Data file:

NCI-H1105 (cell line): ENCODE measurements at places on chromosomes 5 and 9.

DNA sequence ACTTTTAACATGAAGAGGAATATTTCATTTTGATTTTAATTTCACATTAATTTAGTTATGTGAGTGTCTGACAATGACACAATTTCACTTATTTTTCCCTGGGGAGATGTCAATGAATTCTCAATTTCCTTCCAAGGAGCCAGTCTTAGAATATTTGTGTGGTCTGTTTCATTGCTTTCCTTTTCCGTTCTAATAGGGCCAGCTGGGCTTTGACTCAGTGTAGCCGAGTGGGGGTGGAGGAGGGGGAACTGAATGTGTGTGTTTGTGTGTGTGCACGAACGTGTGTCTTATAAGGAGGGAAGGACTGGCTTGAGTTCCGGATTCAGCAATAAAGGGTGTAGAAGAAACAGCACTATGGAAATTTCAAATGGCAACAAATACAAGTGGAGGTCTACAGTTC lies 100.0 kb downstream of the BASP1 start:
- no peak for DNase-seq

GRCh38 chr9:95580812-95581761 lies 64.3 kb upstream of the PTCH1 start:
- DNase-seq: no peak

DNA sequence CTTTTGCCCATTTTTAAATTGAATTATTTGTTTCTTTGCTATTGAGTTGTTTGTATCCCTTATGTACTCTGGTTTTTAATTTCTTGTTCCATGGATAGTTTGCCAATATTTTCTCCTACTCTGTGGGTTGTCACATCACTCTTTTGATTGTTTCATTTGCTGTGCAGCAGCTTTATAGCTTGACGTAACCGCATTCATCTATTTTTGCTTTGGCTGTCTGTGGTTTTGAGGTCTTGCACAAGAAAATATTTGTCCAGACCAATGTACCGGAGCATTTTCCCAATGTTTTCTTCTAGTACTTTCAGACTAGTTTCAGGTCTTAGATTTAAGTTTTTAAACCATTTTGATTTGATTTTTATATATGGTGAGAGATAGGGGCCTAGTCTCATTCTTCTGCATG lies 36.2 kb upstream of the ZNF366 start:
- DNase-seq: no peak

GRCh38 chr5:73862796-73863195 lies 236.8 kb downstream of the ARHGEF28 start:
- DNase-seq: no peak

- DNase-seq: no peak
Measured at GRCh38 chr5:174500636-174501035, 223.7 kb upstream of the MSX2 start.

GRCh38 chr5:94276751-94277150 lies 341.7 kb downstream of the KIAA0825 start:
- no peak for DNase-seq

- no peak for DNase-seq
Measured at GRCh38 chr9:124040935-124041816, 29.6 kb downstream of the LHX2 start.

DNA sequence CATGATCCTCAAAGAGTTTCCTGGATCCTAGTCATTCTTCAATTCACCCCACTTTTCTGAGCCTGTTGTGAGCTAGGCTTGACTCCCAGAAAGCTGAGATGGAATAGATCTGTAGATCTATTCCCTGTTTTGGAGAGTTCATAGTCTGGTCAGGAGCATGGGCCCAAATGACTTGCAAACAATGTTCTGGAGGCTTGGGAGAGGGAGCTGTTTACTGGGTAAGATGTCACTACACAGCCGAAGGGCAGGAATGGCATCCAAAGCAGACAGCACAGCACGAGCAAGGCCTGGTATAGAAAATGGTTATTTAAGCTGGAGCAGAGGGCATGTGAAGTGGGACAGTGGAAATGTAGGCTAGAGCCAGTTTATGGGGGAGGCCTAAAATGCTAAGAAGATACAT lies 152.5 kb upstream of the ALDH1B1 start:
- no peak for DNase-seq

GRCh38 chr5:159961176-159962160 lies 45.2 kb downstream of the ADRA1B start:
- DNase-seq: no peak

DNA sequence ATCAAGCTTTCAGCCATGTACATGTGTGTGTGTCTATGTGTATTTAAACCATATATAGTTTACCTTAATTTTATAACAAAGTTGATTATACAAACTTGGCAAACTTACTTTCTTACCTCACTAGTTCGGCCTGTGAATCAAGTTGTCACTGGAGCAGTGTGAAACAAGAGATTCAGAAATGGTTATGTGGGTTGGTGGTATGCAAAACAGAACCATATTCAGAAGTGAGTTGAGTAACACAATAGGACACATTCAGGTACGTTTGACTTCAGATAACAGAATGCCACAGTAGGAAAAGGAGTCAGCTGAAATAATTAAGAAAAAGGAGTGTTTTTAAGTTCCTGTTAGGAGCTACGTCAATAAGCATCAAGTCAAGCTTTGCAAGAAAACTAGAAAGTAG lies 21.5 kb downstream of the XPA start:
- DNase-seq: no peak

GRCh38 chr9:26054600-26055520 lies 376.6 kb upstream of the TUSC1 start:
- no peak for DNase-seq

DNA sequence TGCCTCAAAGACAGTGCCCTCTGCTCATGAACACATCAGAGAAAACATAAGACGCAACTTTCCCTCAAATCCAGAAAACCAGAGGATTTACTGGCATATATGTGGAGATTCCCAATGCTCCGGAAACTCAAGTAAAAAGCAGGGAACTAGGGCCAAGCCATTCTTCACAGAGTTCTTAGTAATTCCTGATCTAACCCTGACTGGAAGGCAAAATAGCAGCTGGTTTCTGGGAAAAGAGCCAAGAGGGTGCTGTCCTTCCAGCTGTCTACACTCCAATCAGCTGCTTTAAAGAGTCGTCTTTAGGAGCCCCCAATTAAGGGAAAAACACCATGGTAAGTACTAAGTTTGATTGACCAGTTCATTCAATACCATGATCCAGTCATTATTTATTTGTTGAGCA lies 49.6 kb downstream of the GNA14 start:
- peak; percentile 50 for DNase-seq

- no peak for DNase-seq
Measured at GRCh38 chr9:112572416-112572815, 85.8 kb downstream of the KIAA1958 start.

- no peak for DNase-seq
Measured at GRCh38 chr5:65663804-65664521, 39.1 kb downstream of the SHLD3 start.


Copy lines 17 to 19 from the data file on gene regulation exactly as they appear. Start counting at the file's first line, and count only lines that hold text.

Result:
- no peak for DNase-seq

GRCh38 chr5:159961176-159962160 lies 45.2 kb downstream of the ADRA1B start:
- DNase-seq: no peak